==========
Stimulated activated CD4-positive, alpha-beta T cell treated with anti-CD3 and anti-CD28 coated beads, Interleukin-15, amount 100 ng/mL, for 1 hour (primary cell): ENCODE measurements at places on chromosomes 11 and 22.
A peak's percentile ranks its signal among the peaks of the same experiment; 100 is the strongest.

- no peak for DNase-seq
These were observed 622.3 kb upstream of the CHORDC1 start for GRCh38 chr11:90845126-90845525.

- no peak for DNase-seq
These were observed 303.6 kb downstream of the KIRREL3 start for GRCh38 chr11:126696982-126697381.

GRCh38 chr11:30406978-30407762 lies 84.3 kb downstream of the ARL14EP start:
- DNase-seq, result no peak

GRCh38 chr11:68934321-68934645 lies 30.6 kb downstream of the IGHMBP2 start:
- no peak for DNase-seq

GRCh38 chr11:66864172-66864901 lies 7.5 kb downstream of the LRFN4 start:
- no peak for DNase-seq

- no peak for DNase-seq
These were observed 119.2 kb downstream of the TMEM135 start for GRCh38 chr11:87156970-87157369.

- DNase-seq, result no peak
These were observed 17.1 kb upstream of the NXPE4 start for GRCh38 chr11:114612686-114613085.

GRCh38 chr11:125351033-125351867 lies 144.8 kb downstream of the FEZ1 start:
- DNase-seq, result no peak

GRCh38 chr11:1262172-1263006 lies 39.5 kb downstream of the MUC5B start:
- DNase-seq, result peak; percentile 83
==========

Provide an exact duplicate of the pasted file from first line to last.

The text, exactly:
Stimulated activated CD4-positive, alpha-beta T cell treated with anti-CD3 and anti-CD28 coated beads, Interleukin-15, amount 100 ng/mL, for 1 hour (primary cell): ENCODE measurements at places on chromosomes 11 and 22.
A peak's percentile ranks its signal among the peaks of the same experiment; 100 is the strongest.

- no peak for DNase-seq
These were observed 622.3 kb upstream of the CHORDC1 start for GRCh38 chr11:90845126-90845525.

- no peak for DNase-seq
These were observed 303.6 kb downstream of the KIRREL3 start for GRCh38 chr11:126696982-126697381.

GRCh38 chr11:30406978-30407762 lies 84.3 kb downstream of the ARL14EP start:
- DNase-seq, result no peak

GRCh38 chr11:68934321-68934645 lies 30.6 kb downstream of the IGHMBP2 start:
- no peak for DNase-seq

GRCh38 chr11:66864172-66864901 lies 7.5 kb downstream of the LRFN4 start:
- no peak for DNase-seq

- no peak for DNase-seq
These were observed 119.2 kb downstream of the TMEM135 start for GRCh38 chr11:87156970-87157369.

- DNase-seq, result no peak
These were observed 17.1 kb upstream of the NXPE4 start for GRCh38 chr11:114612686-114613085.

GRCh38 chr11:125351033-125351867 lies 144.8 kb downstream of the FEZ1 start:
- DNase-seq, result no peak

GRCh38 chr11:1262172-1263006 lies 39.5 kb downstream of the MUC5B start:
- DNase-seq, result peak; percentile 83